In The BarberZone is celebrating survivors of Breast Cancer and honoring those we've lost to Breast cancer. Hear some testimonies from strong indivduals about their journey battling breast cancer.
Join us at SPECIAL time 9pm EST at www.barberzoneradio.com
Co Founded by Maxine Simmons McDaniel (A Breast Cancer Survivor) and Robert Pierce IIworlds, the Tickled Pink Foundation was launched on Friday September 25, 2015. We are a non-profit organization who support African American men and women who are battling breast cancer. We proivde resources to help these courageous people as they go through the process of breast cancer treatments. We offer a variety of services that will lighten the load of our friends, financially, emotionally, and physically. Please stay connected with us, as we try to make a difference in the lives of others. We will keep you updates on what our organization is doing in the future.
You can also make a donation to our foundation by simply clicking the donate now button. Our paypal account is email@example.com. We thank you in advance.
October is Breast Cancer Awareness Month. Join your national family radio talk show Let's Talk America with Host Shana Thornton as we spotlight the facts about breast cancer. Our featured guest line-up will impress you. Dr. Jennifer Malin, Staff Vice President of Clinical Strategy at Anthem, Inc., will join the award-winning show to discuss screening and treatment. Breast cancer survivor and advocate Shondia Sabari joins the show to highlight her amazing personal journey. Lastly, Tony Award-winning actress Kristin Chenoweth joins Shana to talk about a new tool in screening for breast cancer. Join us and tell a friend. #LTARadio
Please visit www.letstalkamericawithshanathornton.com. Thank you.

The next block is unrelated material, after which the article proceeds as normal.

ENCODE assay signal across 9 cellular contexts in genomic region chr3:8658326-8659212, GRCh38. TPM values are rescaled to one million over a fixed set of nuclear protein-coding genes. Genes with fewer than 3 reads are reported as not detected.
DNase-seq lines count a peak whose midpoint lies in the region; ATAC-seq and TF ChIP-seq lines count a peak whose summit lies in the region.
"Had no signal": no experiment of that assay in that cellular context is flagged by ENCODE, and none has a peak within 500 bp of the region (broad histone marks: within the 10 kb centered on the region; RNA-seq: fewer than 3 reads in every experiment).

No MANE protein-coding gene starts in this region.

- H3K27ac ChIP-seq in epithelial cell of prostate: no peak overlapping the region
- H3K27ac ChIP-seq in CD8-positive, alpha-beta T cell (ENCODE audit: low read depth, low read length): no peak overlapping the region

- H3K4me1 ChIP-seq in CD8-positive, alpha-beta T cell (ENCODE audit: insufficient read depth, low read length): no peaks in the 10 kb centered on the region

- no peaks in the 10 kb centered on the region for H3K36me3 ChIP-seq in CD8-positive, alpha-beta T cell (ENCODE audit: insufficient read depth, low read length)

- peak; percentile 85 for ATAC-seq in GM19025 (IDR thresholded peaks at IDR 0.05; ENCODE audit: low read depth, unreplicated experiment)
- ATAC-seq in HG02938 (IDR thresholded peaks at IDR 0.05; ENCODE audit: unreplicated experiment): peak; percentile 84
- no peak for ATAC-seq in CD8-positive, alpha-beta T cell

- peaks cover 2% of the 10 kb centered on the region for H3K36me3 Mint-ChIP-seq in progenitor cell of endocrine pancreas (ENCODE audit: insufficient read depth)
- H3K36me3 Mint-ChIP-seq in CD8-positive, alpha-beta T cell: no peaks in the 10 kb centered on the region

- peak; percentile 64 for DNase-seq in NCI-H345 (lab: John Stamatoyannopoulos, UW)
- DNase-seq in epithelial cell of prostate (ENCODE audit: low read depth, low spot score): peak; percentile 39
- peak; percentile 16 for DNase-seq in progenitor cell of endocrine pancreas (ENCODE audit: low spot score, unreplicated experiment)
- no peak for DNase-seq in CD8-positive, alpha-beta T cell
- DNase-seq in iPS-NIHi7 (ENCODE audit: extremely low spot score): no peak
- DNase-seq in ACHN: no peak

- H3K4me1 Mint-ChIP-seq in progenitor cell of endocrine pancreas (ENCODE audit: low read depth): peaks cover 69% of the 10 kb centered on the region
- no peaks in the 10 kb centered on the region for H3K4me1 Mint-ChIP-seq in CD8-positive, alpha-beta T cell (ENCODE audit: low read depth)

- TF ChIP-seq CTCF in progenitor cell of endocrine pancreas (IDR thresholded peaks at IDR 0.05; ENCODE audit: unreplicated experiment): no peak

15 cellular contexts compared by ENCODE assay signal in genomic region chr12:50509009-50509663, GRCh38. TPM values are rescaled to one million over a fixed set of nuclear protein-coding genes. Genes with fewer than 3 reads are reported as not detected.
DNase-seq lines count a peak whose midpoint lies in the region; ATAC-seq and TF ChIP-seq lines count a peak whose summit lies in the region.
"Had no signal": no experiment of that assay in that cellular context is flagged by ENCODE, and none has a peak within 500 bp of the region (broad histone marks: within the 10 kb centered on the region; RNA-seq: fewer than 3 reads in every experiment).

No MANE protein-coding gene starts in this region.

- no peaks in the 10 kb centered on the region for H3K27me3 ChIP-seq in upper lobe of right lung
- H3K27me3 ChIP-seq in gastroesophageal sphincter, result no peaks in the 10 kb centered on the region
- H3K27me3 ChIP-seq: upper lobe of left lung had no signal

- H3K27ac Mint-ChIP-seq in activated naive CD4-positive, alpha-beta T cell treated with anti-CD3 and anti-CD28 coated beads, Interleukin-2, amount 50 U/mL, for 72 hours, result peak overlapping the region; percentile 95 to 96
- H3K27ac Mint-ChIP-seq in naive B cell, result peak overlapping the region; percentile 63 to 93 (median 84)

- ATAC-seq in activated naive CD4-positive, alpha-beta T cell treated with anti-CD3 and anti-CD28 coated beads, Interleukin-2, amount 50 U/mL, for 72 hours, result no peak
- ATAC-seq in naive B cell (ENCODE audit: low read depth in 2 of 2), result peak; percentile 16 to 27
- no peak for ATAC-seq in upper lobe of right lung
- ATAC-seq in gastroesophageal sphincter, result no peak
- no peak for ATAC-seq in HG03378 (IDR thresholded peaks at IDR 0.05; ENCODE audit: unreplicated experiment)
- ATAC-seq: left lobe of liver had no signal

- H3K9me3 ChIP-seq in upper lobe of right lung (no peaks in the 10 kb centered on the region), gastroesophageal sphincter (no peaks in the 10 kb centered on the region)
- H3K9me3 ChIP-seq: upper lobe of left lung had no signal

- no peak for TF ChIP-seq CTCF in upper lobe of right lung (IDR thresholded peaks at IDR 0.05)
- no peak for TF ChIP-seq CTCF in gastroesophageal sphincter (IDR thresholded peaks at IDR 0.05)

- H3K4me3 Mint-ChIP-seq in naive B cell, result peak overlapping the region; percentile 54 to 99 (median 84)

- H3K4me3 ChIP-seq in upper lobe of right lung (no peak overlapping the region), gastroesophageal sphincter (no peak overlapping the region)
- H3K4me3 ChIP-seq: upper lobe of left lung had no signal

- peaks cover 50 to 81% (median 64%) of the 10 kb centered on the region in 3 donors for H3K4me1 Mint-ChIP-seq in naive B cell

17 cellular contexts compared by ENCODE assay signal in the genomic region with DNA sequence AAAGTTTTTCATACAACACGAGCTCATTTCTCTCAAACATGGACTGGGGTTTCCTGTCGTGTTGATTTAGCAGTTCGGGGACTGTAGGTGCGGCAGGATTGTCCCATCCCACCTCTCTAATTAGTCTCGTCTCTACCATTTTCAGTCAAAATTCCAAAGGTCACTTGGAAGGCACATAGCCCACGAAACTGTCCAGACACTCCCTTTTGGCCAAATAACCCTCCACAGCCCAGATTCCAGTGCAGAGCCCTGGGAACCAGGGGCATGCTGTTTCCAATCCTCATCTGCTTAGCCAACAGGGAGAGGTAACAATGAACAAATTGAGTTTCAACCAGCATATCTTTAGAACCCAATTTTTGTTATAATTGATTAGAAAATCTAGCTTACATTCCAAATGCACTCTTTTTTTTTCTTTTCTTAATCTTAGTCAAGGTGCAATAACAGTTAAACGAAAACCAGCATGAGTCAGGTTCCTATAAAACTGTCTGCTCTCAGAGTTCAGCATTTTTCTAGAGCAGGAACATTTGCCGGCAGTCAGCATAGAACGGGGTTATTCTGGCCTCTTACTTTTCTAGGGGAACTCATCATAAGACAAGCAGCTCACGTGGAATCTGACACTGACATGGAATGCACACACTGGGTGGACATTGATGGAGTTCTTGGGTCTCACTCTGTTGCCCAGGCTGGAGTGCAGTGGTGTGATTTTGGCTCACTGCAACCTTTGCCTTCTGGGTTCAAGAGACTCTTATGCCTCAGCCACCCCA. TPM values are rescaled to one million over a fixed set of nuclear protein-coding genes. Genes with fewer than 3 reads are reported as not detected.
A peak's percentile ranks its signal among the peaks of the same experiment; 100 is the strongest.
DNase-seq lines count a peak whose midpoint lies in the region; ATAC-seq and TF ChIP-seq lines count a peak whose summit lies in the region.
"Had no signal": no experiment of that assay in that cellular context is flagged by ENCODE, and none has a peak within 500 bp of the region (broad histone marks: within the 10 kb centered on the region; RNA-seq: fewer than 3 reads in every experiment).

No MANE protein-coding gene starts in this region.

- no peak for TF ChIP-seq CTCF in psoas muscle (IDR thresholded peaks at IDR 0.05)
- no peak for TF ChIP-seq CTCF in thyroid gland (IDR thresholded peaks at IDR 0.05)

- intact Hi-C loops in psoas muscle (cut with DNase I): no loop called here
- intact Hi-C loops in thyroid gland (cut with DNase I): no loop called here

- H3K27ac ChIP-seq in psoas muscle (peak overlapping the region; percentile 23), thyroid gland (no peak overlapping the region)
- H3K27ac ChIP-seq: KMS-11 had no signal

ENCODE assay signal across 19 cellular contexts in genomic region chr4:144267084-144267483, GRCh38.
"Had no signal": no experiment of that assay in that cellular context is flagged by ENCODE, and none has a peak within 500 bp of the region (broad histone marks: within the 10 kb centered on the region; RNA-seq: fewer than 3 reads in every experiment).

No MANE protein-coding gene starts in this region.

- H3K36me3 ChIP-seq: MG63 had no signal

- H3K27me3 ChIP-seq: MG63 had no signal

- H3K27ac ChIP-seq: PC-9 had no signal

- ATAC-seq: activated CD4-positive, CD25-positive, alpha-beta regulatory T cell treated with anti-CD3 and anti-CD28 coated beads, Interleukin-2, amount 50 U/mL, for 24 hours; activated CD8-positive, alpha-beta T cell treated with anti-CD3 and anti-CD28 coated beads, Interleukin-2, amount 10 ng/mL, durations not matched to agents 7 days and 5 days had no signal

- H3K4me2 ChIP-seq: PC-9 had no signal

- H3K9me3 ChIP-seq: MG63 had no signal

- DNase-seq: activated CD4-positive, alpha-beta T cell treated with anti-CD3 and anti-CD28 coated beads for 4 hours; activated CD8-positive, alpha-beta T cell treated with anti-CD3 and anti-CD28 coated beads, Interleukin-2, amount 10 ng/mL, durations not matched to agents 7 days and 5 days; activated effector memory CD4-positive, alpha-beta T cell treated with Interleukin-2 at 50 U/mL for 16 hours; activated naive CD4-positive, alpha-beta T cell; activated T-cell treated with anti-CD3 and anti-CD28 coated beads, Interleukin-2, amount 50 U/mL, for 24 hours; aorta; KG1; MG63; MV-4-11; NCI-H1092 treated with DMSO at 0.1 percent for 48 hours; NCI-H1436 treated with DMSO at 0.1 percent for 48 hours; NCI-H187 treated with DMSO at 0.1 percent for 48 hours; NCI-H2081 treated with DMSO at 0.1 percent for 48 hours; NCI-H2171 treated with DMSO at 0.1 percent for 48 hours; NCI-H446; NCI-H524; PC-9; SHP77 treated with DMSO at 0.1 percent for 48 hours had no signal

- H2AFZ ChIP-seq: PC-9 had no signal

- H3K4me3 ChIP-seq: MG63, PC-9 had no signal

October is Breast Cancer Month. Join Dr. Sharon Johnson in encouraging those is the fight. Listen stories of Hope from survivors.
These stories can be found at http://http://makingstrides.acsevents.org/site/PageServer/?pagename=MSABC_CY15_StoriesOfHope
October is Breast Cancer Month http://www.mountainfamily.org/october-national-breast-cancer-awareness-month/
Contact Dr. Sharon Johnson at http://comtivate.com with your stories. Maybe you have been on the journey and want to share what it is like. Let the world know on the http://comtivate show.
It is all about awareness.
Cancer is a disease in which cells in the body grow out of control. When cancer starts in the breast, it is called breast cancer. Except for skin cancer, breast cancer is the most common cancer in American women. Breast cancer screening means checking a woman’s breasts for cancer before she has any symptoms.. Mammograms are the best way to find breast cancer early, when it is easier to treat and before it is big enough to feel or cause symptoms. Most women who are 50 to 74 years old should have a screening mammogram every two years. If you are 40 to 49years old, or think you may have a higher risk of breast cancer, ask your doctor when to have a screening mammogram. Some things may increase your risk. If you have risk factors, you may be more likely to get breast cancer.
Reproductive risk factors
• Being younger when you had your first menstrual period.
• Never giving birth, or being older at the birth of your first child.
• Starting menopause at a later age.• Using hormone replacement therapy for a long time.
Other risk factors
• Getting older.
• A personal history of breast cancer, dense breasts, or some other
• A family history of breast cancer (parent, sibling, or child).
• Changes in your breast cancer-related genes (BRCA1 or BRCA2).
• Getting radiation therapy to the breast or chest.
• Being overweight, especially after menopause.
Can’t afford a mammogram?
If you have a low income or do not haveinsurance and are between the ages of
40 and 64, you may qualify for a free or
low-cost mammogram through CDC’s
National Breast and Cervical Cancer
Early Detection Program. To learn more,
call (800) CDC-INFO. Ref: cdc.gov
Host Neka chats about myths and facts about breast cancer. Join us and listen in as she shares her own life experiences on the subject matter. Breast cancer is no longer a death sentence says The Cancer Center. Be sure to check your breast monthly for early detection. This advice is for both men and women!